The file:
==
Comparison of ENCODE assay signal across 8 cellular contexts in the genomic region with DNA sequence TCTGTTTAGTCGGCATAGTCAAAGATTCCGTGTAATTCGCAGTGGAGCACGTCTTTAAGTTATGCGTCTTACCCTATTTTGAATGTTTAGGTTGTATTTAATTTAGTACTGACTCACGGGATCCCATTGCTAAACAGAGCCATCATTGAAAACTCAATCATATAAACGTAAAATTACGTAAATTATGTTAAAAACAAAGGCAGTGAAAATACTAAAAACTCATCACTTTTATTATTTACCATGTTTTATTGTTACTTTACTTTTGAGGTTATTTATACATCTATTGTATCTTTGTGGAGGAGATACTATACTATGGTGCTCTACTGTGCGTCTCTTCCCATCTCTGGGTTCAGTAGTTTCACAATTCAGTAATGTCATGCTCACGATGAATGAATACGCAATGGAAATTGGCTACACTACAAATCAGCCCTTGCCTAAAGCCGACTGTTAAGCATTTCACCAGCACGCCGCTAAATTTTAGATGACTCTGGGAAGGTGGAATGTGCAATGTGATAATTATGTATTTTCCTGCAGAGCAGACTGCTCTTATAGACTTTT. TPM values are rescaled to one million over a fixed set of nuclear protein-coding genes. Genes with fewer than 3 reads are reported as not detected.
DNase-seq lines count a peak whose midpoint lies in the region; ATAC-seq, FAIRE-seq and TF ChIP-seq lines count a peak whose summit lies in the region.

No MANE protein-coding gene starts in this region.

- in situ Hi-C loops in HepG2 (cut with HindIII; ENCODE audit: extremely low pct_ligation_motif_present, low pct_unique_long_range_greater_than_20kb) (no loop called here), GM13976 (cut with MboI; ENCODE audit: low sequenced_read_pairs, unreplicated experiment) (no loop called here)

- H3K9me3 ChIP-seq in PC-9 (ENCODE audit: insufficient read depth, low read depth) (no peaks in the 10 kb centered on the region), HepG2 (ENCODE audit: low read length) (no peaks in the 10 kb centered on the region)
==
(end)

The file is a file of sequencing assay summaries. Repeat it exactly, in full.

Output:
Comparison of ENCODE assay signal across 8 cellular contexts in the genomic region with DNA sequence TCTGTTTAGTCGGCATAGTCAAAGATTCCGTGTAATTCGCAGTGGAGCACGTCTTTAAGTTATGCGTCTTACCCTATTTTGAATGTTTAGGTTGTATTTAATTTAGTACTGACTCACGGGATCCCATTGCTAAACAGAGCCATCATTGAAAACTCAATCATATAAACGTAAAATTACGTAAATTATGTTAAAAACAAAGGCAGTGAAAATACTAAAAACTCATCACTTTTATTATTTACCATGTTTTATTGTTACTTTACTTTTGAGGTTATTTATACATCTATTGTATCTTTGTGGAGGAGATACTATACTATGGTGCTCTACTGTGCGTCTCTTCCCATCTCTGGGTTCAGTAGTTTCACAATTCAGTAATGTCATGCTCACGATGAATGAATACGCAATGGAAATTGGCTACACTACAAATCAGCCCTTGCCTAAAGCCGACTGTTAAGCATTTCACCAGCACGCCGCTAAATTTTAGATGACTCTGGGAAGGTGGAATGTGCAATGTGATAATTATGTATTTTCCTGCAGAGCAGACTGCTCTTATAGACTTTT. TPM values are rescaled to one million over a fixed set of nuclear protein-coding genes. Genes with fewer than 3 reads are reported as not detected.
DNase-seq lines count a peak whose midpoint lies in the region; ATAC-seq, FAIRE-seq and TF ChIP-seq lines count a peak whose summit lies in the region.

No MANE protein-coding gene starts in this region.

- in situ Hi-C loops in HepG2 (cut with HindIII; ENCODE audit: extremely low pct_ligation_motif_present, low pct_unique_long_range_greater_than_20kb) (no loop called here), GM13976 (cut with MboI; ENCODE audit: low sequenced_read_pairs, unreplicated experiment) (no loop called here)

- H3K9me3 ChIP-seq in PC-9 (ENCODE audit: insufficient read depth, low read depth) (no peaks in the 10 kb centered on the region), HepG2 (ENCODE audit: low read length) (no peaks in the 10 kb centered on the region)